Coupled with this, whenever one of these lackluster remakes comes out, I see a stream of piss and moan posts from bloggers and other writers. It’s like clockwork. That train is never late. Aside from a handful of blogs and other writers that I can usually count on to counteract this phenomenon, you don’t see a positive number of posts which highlight films that you should check out instead. It seems like the horror fan of today is much more prone to being angry and bitter about a franchise that they love which is now being bastardized rather than digging deep into the sandbox to find a nugget of greatness. And really, you don’t have to dig that much.

So what is it kids? Do you think that most horror fans today are apathetic towards indie films? Are they mired in the swamp of familiarity and less likely to take a risk on films with less notoriety? And worse yet, are they more apt to go the easy way out with downloading the film and if they don’t like it, simply right click and select ‘delete’?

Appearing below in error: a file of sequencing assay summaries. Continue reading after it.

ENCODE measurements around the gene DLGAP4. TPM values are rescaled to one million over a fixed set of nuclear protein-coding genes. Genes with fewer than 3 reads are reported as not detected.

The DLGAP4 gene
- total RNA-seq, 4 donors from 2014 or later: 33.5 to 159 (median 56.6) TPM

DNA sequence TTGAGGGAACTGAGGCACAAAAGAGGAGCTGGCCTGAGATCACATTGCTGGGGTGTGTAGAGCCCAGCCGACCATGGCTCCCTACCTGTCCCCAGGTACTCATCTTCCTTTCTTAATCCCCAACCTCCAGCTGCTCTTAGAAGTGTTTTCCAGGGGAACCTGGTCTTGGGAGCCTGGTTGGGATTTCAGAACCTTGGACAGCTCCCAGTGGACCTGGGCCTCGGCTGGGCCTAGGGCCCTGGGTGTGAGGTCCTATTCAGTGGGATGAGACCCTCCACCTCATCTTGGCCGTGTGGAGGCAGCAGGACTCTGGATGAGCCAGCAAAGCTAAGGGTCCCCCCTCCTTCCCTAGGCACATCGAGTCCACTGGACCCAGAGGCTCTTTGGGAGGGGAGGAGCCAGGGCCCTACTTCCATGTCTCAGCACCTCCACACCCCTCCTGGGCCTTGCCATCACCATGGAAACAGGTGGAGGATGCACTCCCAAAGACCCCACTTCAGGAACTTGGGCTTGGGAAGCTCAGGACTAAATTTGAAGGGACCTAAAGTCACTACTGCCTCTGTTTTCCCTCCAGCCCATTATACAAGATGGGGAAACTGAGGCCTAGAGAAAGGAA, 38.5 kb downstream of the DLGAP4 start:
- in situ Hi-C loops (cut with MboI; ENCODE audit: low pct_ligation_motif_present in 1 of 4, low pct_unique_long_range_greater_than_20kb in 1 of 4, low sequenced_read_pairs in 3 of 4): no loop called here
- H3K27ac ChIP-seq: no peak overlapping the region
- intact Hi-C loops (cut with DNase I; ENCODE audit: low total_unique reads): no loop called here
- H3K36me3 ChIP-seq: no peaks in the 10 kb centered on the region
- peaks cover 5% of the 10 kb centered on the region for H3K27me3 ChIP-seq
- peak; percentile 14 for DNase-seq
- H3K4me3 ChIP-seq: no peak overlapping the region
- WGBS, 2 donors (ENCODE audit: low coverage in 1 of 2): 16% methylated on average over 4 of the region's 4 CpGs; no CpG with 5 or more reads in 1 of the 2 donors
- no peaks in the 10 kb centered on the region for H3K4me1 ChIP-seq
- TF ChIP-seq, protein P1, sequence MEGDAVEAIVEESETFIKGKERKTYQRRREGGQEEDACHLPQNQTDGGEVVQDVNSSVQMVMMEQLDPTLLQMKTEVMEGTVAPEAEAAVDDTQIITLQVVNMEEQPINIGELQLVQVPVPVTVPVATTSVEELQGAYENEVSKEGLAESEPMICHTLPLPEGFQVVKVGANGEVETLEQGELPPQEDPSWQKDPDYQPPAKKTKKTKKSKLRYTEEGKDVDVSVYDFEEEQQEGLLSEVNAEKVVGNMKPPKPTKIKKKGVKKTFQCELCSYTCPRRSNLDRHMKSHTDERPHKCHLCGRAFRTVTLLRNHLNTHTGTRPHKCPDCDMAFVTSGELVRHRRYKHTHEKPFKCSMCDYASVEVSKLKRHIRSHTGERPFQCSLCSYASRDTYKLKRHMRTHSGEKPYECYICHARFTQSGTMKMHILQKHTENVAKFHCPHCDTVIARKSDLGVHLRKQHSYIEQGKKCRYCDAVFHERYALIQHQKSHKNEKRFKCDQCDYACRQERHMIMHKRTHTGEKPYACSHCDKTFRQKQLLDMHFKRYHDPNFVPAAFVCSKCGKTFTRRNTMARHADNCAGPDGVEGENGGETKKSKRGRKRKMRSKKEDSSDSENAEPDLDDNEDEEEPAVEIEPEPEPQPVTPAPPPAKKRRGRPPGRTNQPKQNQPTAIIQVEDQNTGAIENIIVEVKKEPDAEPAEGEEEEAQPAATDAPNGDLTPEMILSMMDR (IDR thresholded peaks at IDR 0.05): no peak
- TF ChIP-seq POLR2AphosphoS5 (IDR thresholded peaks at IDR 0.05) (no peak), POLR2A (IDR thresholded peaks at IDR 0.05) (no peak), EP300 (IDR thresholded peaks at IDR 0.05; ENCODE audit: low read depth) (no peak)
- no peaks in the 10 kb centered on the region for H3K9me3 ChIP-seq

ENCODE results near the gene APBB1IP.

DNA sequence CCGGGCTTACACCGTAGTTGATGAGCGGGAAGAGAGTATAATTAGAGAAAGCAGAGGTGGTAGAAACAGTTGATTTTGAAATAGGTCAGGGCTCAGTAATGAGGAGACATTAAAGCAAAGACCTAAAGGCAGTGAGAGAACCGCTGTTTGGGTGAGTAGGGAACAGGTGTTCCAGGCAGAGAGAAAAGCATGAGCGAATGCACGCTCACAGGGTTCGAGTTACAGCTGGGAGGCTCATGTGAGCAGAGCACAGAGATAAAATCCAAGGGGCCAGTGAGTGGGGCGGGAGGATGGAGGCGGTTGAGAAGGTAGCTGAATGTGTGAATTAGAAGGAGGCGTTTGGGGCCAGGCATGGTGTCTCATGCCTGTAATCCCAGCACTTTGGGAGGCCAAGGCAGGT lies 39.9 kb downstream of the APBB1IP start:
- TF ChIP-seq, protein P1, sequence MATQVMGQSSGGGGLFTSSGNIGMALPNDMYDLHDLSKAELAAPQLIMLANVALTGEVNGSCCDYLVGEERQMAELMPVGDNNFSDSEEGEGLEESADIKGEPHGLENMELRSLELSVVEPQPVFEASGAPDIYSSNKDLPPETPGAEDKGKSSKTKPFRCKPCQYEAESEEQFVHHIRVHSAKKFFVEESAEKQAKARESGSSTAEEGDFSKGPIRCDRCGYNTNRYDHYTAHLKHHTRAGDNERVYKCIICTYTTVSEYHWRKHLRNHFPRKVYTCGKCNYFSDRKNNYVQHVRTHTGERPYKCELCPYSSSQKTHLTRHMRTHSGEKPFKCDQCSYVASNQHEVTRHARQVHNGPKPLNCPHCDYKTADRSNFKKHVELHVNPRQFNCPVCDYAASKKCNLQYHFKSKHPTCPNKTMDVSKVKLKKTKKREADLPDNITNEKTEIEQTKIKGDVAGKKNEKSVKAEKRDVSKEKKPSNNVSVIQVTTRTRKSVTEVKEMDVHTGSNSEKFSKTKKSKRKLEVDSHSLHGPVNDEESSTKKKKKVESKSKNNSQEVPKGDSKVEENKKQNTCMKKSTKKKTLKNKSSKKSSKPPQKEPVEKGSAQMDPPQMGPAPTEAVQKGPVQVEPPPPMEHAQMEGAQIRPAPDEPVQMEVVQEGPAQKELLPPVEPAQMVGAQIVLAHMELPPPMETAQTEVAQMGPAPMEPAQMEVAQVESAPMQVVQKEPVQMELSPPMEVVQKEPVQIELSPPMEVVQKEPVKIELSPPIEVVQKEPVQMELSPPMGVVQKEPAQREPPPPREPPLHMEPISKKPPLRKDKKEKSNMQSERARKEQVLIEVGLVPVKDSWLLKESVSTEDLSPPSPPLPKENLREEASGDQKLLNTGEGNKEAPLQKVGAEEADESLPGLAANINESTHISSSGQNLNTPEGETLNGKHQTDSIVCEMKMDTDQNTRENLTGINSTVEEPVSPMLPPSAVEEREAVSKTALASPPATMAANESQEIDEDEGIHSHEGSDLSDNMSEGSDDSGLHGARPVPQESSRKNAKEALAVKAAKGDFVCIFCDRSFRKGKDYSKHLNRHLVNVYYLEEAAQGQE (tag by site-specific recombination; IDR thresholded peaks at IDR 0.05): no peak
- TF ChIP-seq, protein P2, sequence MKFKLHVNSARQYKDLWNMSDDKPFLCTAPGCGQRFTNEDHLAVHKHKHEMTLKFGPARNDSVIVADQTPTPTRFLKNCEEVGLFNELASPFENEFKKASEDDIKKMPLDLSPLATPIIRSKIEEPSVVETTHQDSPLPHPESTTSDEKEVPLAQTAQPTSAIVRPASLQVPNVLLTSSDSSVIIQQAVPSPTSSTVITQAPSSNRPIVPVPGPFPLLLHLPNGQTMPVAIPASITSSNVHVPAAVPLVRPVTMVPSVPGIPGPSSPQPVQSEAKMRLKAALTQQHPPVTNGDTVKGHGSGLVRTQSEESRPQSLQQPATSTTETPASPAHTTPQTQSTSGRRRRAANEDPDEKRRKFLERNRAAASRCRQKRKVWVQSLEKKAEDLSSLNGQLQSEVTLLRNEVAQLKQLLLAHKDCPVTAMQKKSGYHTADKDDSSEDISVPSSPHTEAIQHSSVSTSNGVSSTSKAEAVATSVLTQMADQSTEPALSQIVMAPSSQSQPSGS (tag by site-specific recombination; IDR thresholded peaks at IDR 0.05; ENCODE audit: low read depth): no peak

Inquiring minds want to know.

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18 Responses to “Are Most Horror Fans Today Apathetic?”

  1. I think the presence of the “horror fan” itself has changed, James, and unfortunately not necessarily for the better. Horror is big business for most studios, at least presently, and with the glut of new films (remakes, indie, and original alike), we’ve also gotten more “fans” join the ranks.

    I’m not pointing any fingers at one particular group, but most of these fans are tweens and teens who have been likely been targeted and carved out into neat Hollywood niches. They’re more likely to see whatever big screen polyp eeks into theaters because they see it advertised and as long as they do, Hollywood will continue to make the same thing.

    On the flip side, this new generation of fans is huge. The point being, many “online journalists” and bloggers feel it relevant (and better for their traffic analytics to write about the films (ie. complain) because that’s what generates traffic/attention. After all, “everyone else is doing it.”